Slaughter and May has modified its billing practices to embrace discounts and fixed fees, as in-house lawyers hike the pressure to abandon hourly rates.
The firm now mainly uses ‘value billing’, whereby an estimate is agreed on based on “realistic assumptions”, according to a partner.
Slaughters executive partner Graham White said the firm had always offered alternatives to billable hours, but admitted that the use of fixed fees had increased in recent months.
“We’ve just responded to what clients have asked us for,” he said. “The model of many City firms was, for a long time, to agree fixed hourly rates. I think in-house counsel have realised over the last couple of years that it’s not necessarily the most efficient model.”
Slaughters has also adopted a new approach to discounting, for example by offering lower rates for deals that fail to complete.
The general counsel of one Slaughters client said: “Historically they were unwilling to discount their fees or enter into risk-sharing arrangements. They would appear to have modified their approach.”
Slaughters has always shunned the hourly rate, preferring to bill based on the ‘value’ of its services, but agreeing fees in advance is a new phenomenon.
In October 2008 the firm won a place on ITV’s fixed fee-only panel, the first to be made up of firms that do not charge by the hour.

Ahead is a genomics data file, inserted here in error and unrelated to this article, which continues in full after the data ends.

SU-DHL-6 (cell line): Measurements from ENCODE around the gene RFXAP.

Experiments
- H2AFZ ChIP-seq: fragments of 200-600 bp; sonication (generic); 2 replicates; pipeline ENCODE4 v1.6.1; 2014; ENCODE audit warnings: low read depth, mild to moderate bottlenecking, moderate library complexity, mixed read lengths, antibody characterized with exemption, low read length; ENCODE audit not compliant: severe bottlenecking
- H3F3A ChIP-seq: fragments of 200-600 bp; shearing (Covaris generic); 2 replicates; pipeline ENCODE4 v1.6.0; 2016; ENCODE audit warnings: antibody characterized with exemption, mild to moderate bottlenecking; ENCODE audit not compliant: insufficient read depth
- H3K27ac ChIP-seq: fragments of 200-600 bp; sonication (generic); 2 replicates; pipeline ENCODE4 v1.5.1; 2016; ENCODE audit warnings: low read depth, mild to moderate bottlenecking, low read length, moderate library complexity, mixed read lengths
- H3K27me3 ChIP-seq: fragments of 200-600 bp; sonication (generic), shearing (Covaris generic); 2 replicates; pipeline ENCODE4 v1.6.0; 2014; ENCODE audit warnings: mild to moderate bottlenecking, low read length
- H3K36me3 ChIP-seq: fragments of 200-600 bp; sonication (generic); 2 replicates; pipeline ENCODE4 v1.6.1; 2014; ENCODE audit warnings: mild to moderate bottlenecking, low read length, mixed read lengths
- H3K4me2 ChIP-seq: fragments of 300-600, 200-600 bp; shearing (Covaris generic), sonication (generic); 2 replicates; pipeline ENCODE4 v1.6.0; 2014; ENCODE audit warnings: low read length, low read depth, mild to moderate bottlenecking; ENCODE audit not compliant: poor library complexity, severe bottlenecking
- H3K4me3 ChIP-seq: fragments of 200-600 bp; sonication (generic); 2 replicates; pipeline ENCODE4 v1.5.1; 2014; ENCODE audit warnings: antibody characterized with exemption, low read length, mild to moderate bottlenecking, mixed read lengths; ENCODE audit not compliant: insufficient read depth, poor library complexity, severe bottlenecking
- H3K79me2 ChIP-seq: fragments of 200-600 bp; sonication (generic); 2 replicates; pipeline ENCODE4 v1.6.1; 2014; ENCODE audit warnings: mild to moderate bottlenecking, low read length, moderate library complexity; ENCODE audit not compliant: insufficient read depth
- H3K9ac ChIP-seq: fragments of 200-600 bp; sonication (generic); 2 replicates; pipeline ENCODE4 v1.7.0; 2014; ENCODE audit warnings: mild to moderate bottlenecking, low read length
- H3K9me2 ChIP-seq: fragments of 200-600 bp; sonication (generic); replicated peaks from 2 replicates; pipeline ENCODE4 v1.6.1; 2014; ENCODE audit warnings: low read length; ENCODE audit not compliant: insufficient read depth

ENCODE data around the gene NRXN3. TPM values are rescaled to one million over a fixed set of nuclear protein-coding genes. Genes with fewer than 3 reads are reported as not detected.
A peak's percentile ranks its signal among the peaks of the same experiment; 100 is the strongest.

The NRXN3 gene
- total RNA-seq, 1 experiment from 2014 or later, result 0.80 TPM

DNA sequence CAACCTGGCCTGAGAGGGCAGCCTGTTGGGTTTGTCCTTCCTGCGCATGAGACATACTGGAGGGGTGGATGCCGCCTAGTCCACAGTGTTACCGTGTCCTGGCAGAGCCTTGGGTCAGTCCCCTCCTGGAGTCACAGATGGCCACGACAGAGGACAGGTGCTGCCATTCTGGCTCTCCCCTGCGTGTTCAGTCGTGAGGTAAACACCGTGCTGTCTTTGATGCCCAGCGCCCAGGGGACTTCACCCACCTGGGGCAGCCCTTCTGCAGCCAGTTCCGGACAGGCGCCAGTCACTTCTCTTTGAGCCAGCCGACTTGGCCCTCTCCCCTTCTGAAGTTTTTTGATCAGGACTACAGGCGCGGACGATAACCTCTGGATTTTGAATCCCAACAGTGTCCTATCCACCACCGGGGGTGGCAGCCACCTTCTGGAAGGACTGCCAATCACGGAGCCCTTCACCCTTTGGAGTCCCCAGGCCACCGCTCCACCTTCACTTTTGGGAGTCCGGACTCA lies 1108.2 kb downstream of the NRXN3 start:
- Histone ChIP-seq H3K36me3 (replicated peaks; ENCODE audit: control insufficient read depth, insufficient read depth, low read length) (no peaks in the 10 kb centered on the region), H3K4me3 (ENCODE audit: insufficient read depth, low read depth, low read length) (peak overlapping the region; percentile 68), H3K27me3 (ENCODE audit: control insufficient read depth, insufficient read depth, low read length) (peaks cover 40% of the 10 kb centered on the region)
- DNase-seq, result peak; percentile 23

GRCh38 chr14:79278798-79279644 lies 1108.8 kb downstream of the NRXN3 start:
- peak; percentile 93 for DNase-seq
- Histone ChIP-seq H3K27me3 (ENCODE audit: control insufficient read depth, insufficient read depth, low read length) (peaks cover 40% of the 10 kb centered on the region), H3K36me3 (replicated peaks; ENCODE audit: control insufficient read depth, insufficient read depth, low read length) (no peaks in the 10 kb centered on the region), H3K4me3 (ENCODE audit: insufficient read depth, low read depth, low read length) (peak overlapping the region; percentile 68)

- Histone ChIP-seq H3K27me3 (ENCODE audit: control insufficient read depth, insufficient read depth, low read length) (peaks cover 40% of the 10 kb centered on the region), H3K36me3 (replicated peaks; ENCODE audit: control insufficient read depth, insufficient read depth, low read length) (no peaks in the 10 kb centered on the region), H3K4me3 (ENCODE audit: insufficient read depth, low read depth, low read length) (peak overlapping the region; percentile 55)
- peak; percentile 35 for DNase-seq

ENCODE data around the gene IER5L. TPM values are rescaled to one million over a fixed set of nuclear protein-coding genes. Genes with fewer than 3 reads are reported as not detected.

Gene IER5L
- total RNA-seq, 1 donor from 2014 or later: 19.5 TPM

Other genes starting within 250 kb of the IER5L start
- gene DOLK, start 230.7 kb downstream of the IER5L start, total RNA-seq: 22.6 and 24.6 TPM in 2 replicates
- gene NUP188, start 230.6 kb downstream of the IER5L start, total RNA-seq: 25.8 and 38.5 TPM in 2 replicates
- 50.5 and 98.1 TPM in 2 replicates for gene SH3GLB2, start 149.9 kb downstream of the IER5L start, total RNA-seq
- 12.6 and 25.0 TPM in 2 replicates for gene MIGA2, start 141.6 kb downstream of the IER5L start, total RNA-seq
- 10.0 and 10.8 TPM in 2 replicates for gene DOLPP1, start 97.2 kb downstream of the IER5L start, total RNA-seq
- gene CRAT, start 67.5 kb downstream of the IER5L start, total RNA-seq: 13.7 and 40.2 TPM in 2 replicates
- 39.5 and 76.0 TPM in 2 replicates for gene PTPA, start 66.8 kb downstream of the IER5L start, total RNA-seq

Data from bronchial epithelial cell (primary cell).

Hourly rates have long been a source of frustration for in-house lawyers, who complain that the costs can spiral out of control. One senior in-house lawyer said: “It’s not as easy as it sounds, but I think it’s still possible to use fixed fees for almost every piece of work.”
Berwin Leighton Paisner has followed Slaughters in reviewing its fee structure and is now offering clients a ‘menu’ of pricing options, including fixed fees and risk-sharing, under which rates are determined by the success of a transaction.
Managing partner Neville Eisenberg said: “There’s an increasing interest in aligning our pricing structures with the risk profile of deals.
“It’s traditionally been useful on transactional work, where at early stages it’s not always clear that it will close. But it’s something we’ve been extending out more broadly and being more proactive about.”
Additional reporting by Luke McLeod-Roberts.